We woke up to a spectacular day here on this picturesque plot on Planet Earth! Happy Earth Day!
Earth Day was started by Gaylord Nelson, a U. S. Senator from Wisconsin. Americans had become very concerned about pollution and its impact on human life. The book Silent Spring by Rachel Carson pointed out the damage that pollution was doing to other organisms. On April 22, 1970 twenty million Americans (or about 10% of the population) rallied in support of a safer environment. The momentum of Earth Day led to the creation of the Environmental Protection Agency and the passage of the Clean Air Act, the Clean Water Act, and the Endangered Species Act. Today Earth Day is considered the largest secular observance in the world with over a billion people participating.
We will ask Powhatan families to participate this year first and foremost by taking the time to go outside and enjoy the beauty of the natural world. Whether it’s a backyard safari, a walk through the woods, or a float down the river in a kayak, we hope each of you will take time to get out of the house and immerse yourself in the natural world this week, at whatever level feels comfortable to you and your family. We will also ask you to talk as a family about one way that you could help us in our school-wide rally to support the environment. We will be posting ideas large and small all week, with nature themes throughout. We hope you enjoy the chance to step back from the screen and breathe the fresh air with us as we celebrate Earth Week together.
Earth Day Activities:
Please make sure you spend some time outside today. Maybe a picnic lunch? Maybe spending time reading a book in the bright sunlight? Please look through the slides below for ideas and activities for you to do today!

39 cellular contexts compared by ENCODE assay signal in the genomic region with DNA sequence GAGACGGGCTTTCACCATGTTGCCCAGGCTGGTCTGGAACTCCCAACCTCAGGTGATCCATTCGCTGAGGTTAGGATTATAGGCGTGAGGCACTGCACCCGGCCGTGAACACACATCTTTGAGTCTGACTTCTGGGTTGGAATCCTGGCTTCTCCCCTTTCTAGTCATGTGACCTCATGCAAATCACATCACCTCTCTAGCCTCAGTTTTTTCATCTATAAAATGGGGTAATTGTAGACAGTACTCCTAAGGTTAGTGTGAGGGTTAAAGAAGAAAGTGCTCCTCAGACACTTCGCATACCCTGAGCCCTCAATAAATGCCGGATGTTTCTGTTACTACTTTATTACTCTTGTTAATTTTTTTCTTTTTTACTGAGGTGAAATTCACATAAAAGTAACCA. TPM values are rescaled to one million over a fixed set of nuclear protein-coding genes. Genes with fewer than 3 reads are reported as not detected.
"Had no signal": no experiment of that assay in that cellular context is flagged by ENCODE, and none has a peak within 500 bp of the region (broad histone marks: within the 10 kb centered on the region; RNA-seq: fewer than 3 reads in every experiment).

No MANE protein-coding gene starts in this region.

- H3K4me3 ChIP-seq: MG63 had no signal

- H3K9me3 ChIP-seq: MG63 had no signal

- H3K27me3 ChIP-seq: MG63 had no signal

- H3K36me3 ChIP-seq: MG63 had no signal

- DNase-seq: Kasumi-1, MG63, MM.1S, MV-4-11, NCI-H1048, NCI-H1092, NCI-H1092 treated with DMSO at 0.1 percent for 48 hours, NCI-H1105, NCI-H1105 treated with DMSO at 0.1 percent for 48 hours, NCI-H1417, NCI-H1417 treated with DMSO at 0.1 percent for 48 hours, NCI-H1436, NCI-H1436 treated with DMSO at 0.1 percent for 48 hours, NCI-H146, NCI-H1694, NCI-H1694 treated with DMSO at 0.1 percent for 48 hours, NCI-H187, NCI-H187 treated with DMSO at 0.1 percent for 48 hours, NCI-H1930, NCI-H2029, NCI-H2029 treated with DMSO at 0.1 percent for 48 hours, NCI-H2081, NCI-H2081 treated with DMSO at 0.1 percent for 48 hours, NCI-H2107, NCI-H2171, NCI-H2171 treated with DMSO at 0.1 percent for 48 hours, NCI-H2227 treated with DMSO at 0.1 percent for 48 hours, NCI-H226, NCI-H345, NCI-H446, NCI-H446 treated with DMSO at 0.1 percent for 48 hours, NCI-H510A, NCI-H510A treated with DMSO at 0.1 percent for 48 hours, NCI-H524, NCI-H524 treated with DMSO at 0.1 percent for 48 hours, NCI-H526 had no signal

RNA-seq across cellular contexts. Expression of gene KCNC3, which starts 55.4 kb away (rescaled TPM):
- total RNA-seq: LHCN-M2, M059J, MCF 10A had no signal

Earth Day Read Aloud: The Wolves Are Back
Nature Enhanced Approach to Learning (NEAL)
At Powhatan School we use an approach called Nature Enhanced Approach to Learning (NEAL). NEAL is a lens through which we can teach any or all components of our curriculum. We use it to bring our students outside into the natural world and to bring the natural world indoors to our students.
The Nature-Enhanced Approach to Learning (NEAL) program at Powhatan School is designed to integrate the value of nature across the curriculum. It recognizes that nature is not just studied in science but also in all disciplines. It brings the ‘outdoors in and the indoors out’ by exploring the rich natural environment of our campus and adjoining areas. At Powhatan, we hope to inspire with the infinite possibilities of nature.
Science Department Chair
Teachers create lessons that utilize nature to supplement classroom materials in order to engage the students. Lessons are designed to incorporate nature, regardless of the subject. Students have easy access to the outdoors here at Powhatan, including the addition of the Crocker Conservancy, to map trails, read or write nature poems, adopt trees and square meters for observation of changes, record data in journals, run and walk the trails, and raise trout for release in the stream.
We are continually using the lens of NEAL as we create, amend, and reflect upon our curriculum in all areas. The Crocker Conservancy adds a whole new dimension to the scope of the NEAL program, allowing for the 47 acres directly behind the school to become an outdoor laboratory for hands-on experiential learning.
The Crocker Conservancy is a phenomenal asset to campus and allows students to learn in an engaging, real world manner. It gives us a perfect opportunity to bring in experts in the field to share their knowledge and passion for learning about the environment with our students.
Lower School Science Teacher and NEAL Coordinator